Care for the elderly could be revolutionised through a ground-breaking international study to build culturally aware robots, according to nurse researchers involved with the scheme.
An international three-year research project is aiming to develop and evaluate the world’s first culturally aware robots designed to assisting in caring for older people.
“Assistive, intelligent robots for older people could relieve pressures in hospital and care homes”
According to those behind the project, it represents the first time researchers have explored the possibility of developing culturally aware robots.
The research group, which included Middlesex University London and the University of Bedfordshire, will meet for the first time on 30-31 January 2017 to develop the project.
It will involve researchers with backgrounds including robotics, human-robot interaction, artificial Intelligence, transcultural nursing, and health technology evaluation.
Robotics company Softbank and Advinia Healthcare Limited care homes are also on board with the project, which is being jointly funded by the European Union and the Japanese government.
It will centre on expanding the capabilities of Softbank’s existing “Pepper” robot – a human-shaped robot originally designed to be a companion and capable of recognising and adapting to human emotions.
“Personal social robots are going to be the next big thing”
Amit Kumar Pandey
Under the project, the future capabilities of the robot will include providing health-related assistance such as reminding an individual to take their medication, do their physical exercise, or raise the alarm in emergencies.
It will also assist in performing everyday tasks – for example, to-do lists, keeping track of bills, suggesting menu plans – as well as providing entertainment, such as playing music, easy access to technology like the internet and video calls.
Irena Papadopoulos, professor of transcultural health and nursing at Middlesex University London, will be responsible for developing the concepts and guidelines needed for the robots to respond to the culture-specific needs and preferences of older people.
She said: “As people live longer health systems are put under increasing pressure. In the UK alone, 15,000 people are over 100 years of age and this figure will only increase.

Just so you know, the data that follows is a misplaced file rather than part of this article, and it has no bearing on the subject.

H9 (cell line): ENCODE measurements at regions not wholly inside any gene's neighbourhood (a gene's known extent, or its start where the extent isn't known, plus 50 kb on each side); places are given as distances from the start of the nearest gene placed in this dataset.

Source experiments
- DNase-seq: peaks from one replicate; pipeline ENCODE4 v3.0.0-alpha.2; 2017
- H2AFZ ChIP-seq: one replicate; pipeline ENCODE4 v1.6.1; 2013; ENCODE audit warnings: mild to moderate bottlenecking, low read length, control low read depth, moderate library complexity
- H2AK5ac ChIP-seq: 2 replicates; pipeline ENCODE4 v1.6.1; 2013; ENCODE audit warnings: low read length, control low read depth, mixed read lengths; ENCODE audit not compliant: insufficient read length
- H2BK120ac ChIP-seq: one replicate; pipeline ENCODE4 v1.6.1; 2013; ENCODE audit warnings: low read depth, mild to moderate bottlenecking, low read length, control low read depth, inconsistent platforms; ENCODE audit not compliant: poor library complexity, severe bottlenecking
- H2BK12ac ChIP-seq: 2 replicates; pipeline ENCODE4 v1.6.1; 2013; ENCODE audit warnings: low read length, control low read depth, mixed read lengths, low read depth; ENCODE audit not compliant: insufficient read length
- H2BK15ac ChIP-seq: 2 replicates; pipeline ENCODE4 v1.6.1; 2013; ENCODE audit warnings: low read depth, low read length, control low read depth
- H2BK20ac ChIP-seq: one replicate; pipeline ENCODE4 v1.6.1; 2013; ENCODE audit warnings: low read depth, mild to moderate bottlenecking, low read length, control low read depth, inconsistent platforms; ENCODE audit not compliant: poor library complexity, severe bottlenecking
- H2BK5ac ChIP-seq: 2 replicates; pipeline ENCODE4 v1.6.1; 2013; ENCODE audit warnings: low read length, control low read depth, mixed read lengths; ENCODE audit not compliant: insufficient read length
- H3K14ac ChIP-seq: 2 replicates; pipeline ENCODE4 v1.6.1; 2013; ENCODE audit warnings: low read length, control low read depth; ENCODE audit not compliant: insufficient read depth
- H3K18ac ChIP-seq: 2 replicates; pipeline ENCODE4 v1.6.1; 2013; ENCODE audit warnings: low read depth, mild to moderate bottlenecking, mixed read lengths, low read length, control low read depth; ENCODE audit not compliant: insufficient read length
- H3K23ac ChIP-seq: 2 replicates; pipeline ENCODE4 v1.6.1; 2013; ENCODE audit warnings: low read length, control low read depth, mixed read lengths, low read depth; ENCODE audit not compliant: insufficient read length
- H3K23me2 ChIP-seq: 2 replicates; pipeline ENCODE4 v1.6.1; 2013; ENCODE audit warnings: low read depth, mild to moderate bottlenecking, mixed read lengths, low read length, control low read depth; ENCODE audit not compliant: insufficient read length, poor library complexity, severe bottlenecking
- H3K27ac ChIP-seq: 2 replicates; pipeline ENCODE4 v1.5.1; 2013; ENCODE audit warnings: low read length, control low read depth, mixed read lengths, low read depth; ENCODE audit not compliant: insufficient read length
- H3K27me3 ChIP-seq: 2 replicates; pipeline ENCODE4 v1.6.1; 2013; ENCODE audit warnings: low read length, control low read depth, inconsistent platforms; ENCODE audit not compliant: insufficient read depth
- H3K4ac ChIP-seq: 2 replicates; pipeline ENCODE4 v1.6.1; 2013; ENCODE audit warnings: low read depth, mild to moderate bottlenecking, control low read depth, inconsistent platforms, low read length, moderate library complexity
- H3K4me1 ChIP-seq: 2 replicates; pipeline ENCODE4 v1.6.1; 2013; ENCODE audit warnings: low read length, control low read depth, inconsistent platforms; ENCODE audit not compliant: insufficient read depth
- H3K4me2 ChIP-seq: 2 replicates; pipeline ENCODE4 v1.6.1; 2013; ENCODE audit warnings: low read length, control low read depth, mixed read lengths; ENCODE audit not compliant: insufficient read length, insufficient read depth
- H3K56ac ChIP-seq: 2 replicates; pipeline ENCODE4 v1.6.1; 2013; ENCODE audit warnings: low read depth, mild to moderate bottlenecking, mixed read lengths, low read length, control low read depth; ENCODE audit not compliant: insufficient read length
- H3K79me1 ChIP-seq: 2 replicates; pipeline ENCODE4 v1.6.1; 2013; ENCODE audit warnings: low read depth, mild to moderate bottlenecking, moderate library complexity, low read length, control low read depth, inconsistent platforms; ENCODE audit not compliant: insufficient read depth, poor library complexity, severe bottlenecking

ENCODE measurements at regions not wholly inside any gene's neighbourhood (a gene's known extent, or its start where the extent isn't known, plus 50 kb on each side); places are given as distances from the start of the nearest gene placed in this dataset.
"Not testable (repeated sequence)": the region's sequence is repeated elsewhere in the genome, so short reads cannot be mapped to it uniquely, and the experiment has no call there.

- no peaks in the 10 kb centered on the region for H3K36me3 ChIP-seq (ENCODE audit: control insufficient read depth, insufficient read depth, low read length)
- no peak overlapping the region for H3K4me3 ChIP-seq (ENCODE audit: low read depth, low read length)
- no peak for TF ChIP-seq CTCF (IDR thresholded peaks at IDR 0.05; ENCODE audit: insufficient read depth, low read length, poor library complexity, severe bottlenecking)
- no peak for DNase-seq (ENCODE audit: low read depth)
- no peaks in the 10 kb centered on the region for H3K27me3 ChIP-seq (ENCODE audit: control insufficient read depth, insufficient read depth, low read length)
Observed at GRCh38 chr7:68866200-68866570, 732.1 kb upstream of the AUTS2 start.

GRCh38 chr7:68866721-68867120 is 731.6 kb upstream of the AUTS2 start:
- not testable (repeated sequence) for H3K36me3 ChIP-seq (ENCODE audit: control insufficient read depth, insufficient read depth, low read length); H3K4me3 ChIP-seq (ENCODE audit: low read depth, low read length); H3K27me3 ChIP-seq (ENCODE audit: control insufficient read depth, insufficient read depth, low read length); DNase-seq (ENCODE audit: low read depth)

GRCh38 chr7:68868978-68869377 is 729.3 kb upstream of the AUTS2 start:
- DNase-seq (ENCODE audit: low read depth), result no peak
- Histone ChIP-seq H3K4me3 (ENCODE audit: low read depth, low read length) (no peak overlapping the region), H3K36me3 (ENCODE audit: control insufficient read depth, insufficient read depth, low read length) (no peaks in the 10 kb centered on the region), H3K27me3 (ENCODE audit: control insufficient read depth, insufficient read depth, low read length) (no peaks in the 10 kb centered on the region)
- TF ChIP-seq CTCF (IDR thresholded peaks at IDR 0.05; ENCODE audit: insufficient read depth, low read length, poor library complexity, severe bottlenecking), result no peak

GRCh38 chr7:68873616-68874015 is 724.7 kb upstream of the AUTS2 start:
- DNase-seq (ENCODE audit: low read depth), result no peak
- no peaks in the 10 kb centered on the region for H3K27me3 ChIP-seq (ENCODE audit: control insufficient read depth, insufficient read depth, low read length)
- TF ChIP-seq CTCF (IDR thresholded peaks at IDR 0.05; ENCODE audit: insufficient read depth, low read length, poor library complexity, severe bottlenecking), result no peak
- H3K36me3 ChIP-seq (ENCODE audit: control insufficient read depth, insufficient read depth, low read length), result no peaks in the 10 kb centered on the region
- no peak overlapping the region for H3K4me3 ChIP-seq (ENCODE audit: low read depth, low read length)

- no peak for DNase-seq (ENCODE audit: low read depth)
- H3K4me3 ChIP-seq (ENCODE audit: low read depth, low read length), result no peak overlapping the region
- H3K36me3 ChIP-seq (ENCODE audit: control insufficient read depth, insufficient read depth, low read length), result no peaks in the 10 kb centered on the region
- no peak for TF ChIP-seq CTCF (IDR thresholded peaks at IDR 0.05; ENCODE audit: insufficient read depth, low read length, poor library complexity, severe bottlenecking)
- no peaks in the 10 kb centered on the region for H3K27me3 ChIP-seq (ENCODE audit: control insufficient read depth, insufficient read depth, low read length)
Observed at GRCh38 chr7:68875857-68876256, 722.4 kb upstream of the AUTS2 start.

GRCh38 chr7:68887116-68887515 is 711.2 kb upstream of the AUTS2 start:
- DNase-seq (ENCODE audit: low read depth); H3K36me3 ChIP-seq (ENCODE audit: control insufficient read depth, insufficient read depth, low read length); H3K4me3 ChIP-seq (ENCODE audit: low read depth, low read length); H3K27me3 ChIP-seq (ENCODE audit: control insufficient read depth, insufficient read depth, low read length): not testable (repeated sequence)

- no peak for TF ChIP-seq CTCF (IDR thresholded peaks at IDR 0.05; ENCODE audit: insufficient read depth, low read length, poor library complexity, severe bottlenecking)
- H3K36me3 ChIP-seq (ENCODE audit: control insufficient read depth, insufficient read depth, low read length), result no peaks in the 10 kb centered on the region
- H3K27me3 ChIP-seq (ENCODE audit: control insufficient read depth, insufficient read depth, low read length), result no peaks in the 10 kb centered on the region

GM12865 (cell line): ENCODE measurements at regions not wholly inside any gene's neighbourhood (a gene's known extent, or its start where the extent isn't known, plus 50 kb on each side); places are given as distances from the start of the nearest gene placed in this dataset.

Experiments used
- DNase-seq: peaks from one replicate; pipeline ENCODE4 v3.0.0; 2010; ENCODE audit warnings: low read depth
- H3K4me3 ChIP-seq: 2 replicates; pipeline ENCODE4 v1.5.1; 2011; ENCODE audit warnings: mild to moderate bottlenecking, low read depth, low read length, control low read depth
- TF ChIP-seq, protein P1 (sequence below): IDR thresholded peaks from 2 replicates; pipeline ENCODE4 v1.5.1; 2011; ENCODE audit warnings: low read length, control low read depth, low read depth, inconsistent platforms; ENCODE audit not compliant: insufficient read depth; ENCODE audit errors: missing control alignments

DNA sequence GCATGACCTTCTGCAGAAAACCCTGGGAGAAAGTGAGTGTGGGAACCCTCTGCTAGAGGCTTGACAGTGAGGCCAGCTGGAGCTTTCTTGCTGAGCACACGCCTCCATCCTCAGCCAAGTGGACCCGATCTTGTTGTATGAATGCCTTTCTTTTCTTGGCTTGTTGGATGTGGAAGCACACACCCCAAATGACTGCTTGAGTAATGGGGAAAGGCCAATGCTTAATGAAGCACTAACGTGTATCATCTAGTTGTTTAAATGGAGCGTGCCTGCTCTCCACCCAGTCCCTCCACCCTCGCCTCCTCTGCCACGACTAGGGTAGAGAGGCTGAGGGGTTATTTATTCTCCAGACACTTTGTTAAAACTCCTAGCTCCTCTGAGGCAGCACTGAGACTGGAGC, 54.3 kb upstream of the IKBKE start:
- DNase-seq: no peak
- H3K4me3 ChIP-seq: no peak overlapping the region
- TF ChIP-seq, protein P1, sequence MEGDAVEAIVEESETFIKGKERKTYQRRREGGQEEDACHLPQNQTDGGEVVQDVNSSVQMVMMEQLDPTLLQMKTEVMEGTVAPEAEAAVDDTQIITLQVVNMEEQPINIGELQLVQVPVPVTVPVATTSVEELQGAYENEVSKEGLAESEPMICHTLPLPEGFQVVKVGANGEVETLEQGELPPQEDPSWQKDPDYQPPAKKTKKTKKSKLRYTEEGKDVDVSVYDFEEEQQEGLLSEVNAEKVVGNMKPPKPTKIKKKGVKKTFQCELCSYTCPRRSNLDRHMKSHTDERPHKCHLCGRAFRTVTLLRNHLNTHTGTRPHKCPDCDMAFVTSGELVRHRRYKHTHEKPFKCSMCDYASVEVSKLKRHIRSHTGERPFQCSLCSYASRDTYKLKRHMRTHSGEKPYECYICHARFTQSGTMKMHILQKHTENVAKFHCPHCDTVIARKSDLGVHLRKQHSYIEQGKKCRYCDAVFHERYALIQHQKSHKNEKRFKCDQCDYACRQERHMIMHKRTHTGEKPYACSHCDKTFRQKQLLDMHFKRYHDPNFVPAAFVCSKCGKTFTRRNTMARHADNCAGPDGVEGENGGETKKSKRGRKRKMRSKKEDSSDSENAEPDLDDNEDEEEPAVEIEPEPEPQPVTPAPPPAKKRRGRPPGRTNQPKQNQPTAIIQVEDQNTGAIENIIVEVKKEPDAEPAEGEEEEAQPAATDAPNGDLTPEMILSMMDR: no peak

Robots could ‘revolutionise’ care of older patients
“Assistive, intelligent robots for older people could relieve pressures in hospital and care homes as well as improving care delivery at home and promoting independent living for the elderly,” she said. “It is not a question of replacing human support but enhancing and complementing existing care.
“In order for robots to be more acceptable to older people it is essential that they can be programmed to adapt to diverse backgrounds and this is where my expertise in transcultural nursing comes in,” she said. “Care robots that are culturally aware are likely to meet with greater acceptance from both the older people and their carers.
Describing the research project as “very exciting and innovative”, she said: “Robotics and artificial intelligence is changing all the time and it is essential that we maximise the opportunities they offer.”
Dr Chris Papadopoulos, principal lecturer in public health at Bedfordshire University, will lead the team testing and evaluating the robots’ impact on care home residents’ health and wellbeing.
He said: “The project is truly ground-breaking. Building culturally aware Pepper robots that can autonomously re-configure their interactions to match the culture, customs and etiquette of the person they’re caring, means that they are more likely to be accepted by elderly clients.
“The impact upon wellbeing we hope to observe includes boosting independence, reducing loneliness and ultimately improving quality of life,” he said. “This should also relieve the burden that carers often carry and relieve some of the pressure hospitals and care homes face.”
“Robots can support care workers by helping them to reduce errors in medication”
Amit Kumar Pandey, head principal scientist and principal investigator for the project at Softbank Robotics, said: “Personal social robots are going to be the next big thing in the history of robotics technology.
“We look forward to working with our partners on this project to develop culturally-aware robots that are suitable for supporting older people,” he added.
In the final year of the project, the robots will be tested at Advinia Healthcare care homes in the UK, as well as similar setting in Japan.
Dr Sanjeev Kanoria, executive chair of Advinia Healthcare, said the initiative could “revolutionise the care of the elderly by supporting hard working care workers”.
“Robots can support care workers by helping them to reduce errors in medication and assist them with advanced technology to help vulnerable residents live safer independent lives in care homes and at home,” he said.